Research by the American Pet Products Association shows a consistent year-by-year rise in the number of American households that own pets, with data from 2013 indicating that the number had risen to a huge 68 percent. With other studies indicating that over 90 percent of these pet owners consider their pets as part of the family, will the rising costs of veterinary care help fuel the growing Pet Insurance industry?
This familial bond with pets wasn’t as prevalent in the past, but, fortunately, veterinary medicine has kept pace with the evolving human-animal relationship, meaning pets can now live longer, happier lives. However, in recent years vets have experienced increasing hostility from owners regarding the growing costs of veterinary bills. With the APPA reporting that spending on pet health care hit $14.37 billion in 2013, this isn’t surprising.
What pet owners don’t often consider is the advancements in pet health care that trigger these increases. In fact, veterinary medicine has made huge leaps over the last ten years, with treatments like stem cell therapy, laser therapy, and organ transplants all now feasible for animals. Even day to day diagnostic techniques have become more robust. With the technological backup of lab work, ultrasound, MRI scans, CAT scans and many other options vets are provided with an abundance of information to quickly and reliably diagnose a pet’s ailment. The downside of this is the increasing financial pressures placed on pet owners. This in turn creates the dilemma of how much an owner should spend on a pet’s treatment when—as a member of the family—the value of a pet’s life can no longer be calculated by its replacement cost.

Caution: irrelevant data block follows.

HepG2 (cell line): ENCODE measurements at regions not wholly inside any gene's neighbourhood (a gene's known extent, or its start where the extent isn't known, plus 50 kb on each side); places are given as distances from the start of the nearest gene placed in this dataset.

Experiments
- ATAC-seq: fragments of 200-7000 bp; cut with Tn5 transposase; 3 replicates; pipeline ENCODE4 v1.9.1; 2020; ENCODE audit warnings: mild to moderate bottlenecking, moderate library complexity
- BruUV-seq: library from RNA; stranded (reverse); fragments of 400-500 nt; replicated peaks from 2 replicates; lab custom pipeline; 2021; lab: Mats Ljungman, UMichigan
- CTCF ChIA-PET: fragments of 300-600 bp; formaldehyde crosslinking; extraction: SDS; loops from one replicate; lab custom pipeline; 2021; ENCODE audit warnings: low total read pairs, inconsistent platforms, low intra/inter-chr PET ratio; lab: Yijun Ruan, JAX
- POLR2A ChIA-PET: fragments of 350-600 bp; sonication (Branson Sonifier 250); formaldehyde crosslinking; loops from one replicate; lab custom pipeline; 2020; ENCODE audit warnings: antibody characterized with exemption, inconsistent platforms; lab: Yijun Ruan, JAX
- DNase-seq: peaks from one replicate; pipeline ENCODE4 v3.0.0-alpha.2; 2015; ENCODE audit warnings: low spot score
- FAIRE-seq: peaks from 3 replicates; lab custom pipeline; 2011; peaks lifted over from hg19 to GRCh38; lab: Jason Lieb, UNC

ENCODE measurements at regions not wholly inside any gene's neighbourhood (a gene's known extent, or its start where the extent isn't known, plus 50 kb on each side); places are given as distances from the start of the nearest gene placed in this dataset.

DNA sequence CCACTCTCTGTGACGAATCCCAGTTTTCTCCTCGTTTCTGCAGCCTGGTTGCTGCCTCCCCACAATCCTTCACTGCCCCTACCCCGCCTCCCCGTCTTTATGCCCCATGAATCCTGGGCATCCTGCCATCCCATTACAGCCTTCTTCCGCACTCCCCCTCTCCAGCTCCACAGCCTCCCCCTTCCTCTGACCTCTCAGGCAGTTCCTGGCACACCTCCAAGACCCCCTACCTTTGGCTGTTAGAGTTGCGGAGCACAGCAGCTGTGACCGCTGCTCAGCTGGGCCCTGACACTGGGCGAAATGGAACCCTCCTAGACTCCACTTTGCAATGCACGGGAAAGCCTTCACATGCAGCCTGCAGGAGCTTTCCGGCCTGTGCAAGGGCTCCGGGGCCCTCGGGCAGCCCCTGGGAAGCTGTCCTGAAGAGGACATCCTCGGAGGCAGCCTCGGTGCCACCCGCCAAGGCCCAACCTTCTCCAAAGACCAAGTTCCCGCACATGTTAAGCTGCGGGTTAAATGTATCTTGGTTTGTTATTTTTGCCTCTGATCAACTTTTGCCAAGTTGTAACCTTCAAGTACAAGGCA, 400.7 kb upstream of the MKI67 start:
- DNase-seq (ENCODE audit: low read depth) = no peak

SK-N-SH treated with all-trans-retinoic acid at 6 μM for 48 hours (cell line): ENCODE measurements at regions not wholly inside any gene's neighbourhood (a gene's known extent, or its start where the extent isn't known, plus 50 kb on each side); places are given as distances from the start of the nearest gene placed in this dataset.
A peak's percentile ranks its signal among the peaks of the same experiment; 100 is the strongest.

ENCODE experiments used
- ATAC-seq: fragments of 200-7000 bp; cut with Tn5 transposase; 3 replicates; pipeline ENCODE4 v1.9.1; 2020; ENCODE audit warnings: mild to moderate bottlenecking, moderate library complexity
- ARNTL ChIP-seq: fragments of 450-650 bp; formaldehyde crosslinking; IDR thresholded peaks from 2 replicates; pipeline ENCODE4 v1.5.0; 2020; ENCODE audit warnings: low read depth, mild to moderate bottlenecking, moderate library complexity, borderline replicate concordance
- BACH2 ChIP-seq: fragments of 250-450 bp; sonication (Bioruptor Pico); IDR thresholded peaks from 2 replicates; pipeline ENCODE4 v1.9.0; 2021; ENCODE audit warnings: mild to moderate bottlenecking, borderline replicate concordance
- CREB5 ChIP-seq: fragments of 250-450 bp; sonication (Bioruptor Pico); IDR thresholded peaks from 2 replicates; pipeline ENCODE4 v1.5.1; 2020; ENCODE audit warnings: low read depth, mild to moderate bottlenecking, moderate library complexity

The difficult process of weighing up the value of treatment options has existed for a long time in the healthcare industry but is a relatively new phenomenon for pet owners. Current NAPHIA data suggests that less than 1 percent of cats and dogs are insured in the United States, meaning that the majority of owners have to face this decision without the financial umbrella provided by insurance. With the American Veterinary Association reporting consistent growth in the number of registered specialists, the availability of specialized treatment will continue to grow. This means the cost/value dilemma is likely to be faced far more frequently, fueling the need for financial backup from insurers.
Although the US Pet Insurance Industry is experiencing year-on-year growth and investment, the number of insured pets pales in comparison to those seen in other countries like the UK and Sweden. So will the rising costs of veterinary care propel the US Pet Insurance Industry to the levels of these other countries? To answer the question it’s important to consider the barriers preventing people from taking advantage of Pet Insurance. Research indicates that low product awareness and excessive policy exclusions are key issues for consumers. Pet owners are very aware of what insurance won’t cover, with confusing lists of exclusions dissuading many potential buyers. To take advantage of the growing number of consumers looking for solutions to large vet bills, an increased awareness of the benefits of Pet Insurance needs to be developed. Communication needs to show that insurers will provide coverage for many of the new diagnostic tools and treatments developed by the advancements in veterinary medicine.